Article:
‘Now’s the time for Norwich City to stop doing these things by halves’

Alexander Tettey of Norwich and Gareth Barry of Everton in action during the Barclays Premier League

Alexander Tettey of Norwich and Gareth Barry of Everton in action during the Barclays Premier League match at Carrow Road, NorwichPicture by Paul Chesterton/Focus Images Ltd +44 7904 64026712/12/2015 - Credit: Paul Chesterton/Focus Images Ltd

If Premier League points were awarded for good halves of football, Norwich City would be sitting in a much more comfortable position going into the Christmas period.

As in the Arsenal game, City emerged for the second half of Everton's visit bright-eyed and bushy-tailed. Unfortunately, as in that previous game, they had spent most of the first period looking like rabbits caught in headlights. Attacking movements had foundered as an inability to move the ball quickly enough saw momentum dissipate, while the revamped back four looked close to panic whenever the Toffees exerted any sort of pressure.

In fact, had the visitors been four goals to the good at half-time it wouldn't have been an unfair reflection on how the game had gone, with Declan Rudd the only home player to have stood out.

While the second-half renaissance says much for Alex Neil's motivational abilities (although the introduction of Ryan Bennett certainly helped) City simply won't survive in the Premier League if they cannot maintain the required level of intensity for 90 minutes.

Despite some initial success from a more pragmatic style of play, City are still shipping goals at the rate of 1.75 per game, which, when combined with profligacy at the other end, is a dangerous mixture.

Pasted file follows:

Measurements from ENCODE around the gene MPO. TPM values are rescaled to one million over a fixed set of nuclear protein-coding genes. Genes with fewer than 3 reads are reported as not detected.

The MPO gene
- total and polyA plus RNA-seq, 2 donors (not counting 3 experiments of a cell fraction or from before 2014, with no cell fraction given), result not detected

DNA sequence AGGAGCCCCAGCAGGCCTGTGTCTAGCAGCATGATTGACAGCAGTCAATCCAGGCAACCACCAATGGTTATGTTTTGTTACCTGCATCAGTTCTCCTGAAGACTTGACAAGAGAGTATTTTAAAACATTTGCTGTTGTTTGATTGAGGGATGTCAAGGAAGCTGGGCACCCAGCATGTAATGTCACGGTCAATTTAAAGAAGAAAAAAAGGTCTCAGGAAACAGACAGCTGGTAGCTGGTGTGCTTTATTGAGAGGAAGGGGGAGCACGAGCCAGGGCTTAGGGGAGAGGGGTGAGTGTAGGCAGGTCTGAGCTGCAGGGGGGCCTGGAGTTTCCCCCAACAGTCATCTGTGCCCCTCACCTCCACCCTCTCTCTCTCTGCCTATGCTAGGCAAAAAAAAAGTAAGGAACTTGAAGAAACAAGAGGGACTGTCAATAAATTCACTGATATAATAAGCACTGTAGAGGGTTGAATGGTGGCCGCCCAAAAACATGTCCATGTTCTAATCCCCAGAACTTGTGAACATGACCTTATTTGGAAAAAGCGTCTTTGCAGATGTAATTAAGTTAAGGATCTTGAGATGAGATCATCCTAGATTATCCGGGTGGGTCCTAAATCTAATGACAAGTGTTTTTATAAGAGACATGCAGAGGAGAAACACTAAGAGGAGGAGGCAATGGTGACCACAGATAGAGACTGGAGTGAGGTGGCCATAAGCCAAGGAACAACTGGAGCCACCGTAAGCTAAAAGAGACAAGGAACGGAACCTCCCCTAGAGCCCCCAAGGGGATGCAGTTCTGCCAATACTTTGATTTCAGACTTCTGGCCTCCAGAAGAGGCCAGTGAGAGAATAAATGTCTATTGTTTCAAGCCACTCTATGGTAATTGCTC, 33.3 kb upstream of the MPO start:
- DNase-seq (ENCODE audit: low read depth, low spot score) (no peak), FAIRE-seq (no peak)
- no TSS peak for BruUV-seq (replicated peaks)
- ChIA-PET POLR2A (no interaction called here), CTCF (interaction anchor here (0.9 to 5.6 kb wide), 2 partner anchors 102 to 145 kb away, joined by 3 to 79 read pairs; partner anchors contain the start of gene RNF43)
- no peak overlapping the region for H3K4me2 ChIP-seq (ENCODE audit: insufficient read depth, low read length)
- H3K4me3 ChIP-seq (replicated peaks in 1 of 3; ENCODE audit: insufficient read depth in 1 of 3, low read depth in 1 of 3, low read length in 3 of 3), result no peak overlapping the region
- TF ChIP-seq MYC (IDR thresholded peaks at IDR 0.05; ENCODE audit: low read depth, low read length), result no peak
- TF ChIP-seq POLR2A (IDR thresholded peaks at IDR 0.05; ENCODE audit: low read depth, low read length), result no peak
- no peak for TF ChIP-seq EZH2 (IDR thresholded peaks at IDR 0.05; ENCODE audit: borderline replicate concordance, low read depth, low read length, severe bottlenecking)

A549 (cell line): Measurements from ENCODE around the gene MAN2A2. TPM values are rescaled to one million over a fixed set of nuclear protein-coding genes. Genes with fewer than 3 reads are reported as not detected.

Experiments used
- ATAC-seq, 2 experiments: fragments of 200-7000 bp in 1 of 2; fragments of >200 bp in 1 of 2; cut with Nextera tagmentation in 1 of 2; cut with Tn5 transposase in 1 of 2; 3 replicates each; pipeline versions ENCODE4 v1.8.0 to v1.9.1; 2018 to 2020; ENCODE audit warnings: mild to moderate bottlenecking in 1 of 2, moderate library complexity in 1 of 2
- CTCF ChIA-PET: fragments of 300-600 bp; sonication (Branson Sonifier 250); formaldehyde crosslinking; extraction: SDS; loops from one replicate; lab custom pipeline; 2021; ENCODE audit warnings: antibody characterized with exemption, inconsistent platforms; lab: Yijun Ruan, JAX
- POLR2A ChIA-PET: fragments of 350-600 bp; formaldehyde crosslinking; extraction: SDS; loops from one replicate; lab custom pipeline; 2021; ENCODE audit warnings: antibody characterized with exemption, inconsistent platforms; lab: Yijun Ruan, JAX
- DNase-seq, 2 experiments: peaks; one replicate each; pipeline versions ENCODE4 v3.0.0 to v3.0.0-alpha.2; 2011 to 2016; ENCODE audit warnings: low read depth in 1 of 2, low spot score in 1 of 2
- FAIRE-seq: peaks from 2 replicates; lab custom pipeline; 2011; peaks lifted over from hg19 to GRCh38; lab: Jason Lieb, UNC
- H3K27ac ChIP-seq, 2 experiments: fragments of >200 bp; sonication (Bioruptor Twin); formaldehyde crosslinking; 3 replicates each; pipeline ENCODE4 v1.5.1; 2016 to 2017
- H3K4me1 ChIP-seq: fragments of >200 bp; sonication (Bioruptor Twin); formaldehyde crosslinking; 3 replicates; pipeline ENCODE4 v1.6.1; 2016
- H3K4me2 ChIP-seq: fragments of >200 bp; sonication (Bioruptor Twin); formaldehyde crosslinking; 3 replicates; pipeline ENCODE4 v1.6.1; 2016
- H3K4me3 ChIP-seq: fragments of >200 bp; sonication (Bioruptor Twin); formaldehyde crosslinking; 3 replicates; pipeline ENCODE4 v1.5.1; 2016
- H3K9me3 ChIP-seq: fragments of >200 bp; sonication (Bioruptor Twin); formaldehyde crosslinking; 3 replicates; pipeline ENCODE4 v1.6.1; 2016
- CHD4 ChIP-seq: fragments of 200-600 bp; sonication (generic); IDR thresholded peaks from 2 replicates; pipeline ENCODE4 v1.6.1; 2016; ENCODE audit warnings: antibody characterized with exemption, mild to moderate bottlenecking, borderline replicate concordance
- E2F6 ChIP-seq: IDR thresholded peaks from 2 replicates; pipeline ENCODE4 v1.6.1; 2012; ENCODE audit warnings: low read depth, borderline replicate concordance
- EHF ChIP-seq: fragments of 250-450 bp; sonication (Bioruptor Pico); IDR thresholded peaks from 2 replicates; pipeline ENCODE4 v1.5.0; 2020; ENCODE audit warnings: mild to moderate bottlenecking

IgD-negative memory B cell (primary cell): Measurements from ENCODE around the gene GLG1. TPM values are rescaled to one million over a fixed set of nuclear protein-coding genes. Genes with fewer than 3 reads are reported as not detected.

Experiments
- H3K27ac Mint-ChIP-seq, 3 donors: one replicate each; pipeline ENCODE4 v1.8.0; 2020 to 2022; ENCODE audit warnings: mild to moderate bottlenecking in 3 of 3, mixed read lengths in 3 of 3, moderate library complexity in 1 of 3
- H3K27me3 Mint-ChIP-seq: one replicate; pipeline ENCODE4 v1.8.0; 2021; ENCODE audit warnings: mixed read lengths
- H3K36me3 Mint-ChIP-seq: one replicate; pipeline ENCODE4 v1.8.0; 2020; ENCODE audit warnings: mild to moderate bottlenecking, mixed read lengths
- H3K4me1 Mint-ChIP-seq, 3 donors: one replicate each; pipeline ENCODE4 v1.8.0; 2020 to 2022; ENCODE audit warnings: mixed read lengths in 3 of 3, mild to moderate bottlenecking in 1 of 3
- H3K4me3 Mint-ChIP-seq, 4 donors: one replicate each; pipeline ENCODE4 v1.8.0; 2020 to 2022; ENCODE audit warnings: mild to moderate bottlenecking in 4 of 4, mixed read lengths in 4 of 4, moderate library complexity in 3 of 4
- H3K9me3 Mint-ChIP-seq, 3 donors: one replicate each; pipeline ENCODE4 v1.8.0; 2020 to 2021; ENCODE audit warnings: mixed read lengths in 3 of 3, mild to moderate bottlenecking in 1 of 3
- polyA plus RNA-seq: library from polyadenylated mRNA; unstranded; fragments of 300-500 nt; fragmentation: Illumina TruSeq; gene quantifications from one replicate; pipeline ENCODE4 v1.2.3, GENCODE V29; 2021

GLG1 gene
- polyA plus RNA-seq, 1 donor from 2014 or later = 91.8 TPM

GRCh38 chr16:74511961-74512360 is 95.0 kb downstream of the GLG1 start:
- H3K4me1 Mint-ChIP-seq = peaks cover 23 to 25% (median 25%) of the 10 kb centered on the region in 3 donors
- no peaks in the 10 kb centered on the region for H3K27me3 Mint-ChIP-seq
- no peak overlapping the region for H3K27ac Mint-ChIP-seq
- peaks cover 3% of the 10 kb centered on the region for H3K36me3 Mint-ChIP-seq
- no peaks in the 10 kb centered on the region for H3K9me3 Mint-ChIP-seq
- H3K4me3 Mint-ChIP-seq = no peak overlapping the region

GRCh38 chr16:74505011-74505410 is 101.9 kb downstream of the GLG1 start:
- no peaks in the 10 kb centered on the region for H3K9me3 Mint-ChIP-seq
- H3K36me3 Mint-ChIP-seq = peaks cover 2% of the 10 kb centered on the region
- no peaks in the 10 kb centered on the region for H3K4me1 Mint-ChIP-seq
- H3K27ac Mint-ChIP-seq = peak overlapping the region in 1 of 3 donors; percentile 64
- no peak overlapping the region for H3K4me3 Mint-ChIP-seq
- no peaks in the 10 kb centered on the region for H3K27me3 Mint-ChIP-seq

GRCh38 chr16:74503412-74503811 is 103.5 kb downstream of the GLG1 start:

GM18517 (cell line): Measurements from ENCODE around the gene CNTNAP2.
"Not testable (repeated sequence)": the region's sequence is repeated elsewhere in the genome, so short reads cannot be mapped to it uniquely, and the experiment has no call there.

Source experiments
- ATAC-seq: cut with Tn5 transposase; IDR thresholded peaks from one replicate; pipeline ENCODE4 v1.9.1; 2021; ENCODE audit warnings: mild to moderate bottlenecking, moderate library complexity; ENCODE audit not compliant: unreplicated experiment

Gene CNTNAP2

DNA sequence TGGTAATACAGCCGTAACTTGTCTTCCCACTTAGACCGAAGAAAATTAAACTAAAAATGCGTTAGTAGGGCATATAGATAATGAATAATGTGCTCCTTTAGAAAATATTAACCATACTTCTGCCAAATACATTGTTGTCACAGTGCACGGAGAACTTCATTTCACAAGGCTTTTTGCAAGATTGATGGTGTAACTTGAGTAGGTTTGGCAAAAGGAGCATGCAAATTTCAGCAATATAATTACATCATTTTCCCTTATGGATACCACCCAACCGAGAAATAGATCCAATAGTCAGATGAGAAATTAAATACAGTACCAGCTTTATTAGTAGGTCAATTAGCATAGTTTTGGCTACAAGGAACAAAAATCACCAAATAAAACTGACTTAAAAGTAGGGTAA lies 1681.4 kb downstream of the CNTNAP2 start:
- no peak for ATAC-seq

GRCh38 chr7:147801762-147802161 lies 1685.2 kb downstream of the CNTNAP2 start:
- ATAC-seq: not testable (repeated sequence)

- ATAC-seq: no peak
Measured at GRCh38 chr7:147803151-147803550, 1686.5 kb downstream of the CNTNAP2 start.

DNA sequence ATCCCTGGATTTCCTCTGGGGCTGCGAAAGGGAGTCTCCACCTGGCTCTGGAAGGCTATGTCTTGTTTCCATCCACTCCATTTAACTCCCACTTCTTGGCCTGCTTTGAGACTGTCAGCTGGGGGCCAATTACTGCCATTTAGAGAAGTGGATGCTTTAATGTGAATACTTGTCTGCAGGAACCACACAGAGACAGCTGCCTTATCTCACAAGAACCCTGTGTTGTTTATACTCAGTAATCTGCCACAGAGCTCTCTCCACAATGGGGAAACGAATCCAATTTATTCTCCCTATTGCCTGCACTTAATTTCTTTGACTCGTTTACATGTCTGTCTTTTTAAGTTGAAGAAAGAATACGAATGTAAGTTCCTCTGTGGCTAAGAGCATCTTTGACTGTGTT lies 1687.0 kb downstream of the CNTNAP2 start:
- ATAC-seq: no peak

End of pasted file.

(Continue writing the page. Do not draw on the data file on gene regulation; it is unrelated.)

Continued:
At present, of the three promoted teams, City's approach is looking the least effective.

Watford looked at their squad, decided it wasn't good enough and brought in 16 players, while Bournemouth, despite being wracked by injuries to key players, have stuck with their high energy, attacking style and have been rewarded with the scalps of Chelsea and Manchester United in successive games.

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The Watford option was never going to be viable for City given their financial limitations, but they now seem caught between a decision to stick or twist in terms of their style of play. The obvious frailty of City's defence has forced Neil to temper his natural attacking instincts and pack his midfield, but, ironically, City's best periods against both Arsenal and Everton came when they took the game to the visitors, and that stick or twist conundrum is also mirrored off the pitch as the club decide how much to invest in trying to maintain Premier League status.

January must bring some significant upgrades to a squad which has produced just three wins from 16 games, because without them it is increasingly hard to see how City will survive.

With the Sky money only arriving in instalments I think that most of us realise that the club will have to balance the overriding need to strengthen against the dangers of heading back down the road that led to near extinction in 2009, and it is important to appreciate that spending big is no guarantee of success.

However, while the current squad is manifestly struggling in a league which is proving to be at its most competitive in years the trick is to sign the right players, not necessarily the most expensive ones.

One thing that certainly won't help is changing the manager. Alex Neil has a squad largely composed of players who were relegated 18 months ago augmented by one quality addition in Robbie Brady and a number of players unable to hold down regular first team spots at other clubs, a pattern so far repeated at City.

An objective view would be that despite an encouraging start the squad is in the bottom three on merit and I'm not convinced that any manager who would be interested in the City job could have significantly changed that.

Changes are clearly needed, on the pitch, not in the dugout, but before then players need to make their case to survive – and today would be as good a time as any to do so.